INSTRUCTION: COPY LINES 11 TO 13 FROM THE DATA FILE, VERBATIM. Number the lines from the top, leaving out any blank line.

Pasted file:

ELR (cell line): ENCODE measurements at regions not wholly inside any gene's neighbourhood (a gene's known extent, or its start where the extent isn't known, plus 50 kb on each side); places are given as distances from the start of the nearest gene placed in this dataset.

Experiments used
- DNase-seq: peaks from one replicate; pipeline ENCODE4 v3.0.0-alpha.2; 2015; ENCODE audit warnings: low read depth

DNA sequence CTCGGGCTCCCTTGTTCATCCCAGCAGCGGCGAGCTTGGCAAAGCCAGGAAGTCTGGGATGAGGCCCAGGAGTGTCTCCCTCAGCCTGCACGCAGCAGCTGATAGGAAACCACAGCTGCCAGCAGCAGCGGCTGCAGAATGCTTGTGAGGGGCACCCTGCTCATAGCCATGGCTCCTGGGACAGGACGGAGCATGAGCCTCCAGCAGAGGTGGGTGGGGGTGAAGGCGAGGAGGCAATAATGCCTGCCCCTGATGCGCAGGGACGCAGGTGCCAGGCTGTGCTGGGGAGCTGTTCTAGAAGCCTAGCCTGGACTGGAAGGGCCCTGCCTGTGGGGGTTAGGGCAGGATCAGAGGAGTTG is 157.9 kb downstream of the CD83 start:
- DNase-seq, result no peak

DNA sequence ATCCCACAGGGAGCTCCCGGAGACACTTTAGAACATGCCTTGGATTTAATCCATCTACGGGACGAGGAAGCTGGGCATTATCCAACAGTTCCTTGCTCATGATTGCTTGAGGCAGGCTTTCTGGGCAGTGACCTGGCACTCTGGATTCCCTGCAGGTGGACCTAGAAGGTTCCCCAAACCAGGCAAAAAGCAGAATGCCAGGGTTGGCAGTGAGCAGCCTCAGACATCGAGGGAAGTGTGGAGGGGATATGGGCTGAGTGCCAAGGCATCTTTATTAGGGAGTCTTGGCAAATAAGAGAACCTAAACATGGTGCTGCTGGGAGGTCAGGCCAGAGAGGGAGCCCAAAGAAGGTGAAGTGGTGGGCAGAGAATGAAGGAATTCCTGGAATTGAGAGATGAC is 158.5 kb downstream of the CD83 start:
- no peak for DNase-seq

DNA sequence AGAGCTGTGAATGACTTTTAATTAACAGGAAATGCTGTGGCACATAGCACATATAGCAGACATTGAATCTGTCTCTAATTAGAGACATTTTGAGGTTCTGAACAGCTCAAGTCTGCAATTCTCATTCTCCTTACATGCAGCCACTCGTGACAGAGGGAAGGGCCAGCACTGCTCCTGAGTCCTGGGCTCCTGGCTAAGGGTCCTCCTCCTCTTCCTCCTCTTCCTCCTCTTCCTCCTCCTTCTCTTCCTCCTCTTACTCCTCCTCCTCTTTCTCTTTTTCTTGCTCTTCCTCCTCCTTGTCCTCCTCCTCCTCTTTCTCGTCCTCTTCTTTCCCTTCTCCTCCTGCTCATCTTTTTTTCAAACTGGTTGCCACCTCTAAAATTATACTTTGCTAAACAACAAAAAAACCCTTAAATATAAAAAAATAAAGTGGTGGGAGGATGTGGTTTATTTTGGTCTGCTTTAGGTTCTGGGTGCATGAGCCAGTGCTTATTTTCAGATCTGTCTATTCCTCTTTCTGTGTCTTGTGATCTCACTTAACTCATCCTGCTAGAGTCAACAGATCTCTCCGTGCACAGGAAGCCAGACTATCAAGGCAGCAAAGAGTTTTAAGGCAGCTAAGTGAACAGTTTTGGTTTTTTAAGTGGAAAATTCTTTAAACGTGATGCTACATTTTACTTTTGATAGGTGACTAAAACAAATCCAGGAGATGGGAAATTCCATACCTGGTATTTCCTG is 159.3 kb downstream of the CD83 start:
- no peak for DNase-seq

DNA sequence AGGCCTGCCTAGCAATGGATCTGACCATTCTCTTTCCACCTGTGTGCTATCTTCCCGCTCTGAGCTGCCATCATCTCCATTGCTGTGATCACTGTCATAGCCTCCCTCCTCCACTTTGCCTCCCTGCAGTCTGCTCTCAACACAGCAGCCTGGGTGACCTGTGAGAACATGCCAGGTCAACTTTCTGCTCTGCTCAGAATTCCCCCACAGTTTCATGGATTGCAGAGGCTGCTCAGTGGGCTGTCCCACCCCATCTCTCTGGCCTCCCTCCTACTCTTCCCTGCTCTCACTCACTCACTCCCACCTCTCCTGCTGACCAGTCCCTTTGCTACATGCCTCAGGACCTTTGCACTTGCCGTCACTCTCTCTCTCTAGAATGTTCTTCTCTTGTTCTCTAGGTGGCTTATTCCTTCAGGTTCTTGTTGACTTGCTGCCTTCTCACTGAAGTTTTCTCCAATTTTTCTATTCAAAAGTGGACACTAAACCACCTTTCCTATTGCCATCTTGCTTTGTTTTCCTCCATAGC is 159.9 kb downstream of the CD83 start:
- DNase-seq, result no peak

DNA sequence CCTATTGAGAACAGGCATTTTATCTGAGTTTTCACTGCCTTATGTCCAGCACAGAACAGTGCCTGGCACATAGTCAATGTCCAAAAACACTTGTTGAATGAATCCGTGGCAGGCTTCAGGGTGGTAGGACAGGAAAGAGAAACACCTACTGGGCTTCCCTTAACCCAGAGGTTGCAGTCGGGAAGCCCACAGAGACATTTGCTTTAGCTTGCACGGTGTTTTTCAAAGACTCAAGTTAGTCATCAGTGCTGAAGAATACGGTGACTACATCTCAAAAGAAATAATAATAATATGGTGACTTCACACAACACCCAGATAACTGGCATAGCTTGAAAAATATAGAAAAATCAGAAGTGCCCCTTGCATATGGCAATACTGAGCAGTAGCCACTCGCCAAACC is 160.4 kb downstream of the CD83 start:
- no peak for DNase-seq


- DNase-seq, result no peak

DNA sequence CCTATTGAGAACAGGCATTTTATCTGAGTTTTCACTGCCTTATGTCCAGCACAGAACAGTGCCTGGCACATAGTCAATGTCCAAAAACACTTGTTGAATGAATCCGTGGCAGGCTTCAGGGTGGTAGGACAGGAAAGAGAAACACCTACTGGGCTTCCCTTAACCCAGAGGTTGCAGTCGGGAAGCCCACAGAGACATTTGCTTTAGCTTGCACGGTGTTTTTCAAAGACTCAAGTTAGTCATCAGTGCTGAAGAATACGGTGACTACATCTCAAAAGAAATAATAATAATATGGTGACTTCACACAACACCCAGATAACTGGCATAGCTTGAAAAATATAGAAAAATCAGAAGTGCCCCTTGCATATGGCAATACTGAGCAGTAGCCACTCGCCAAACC is 160.4 kb downstream of the CD83 start:
- no peak for DNase-seq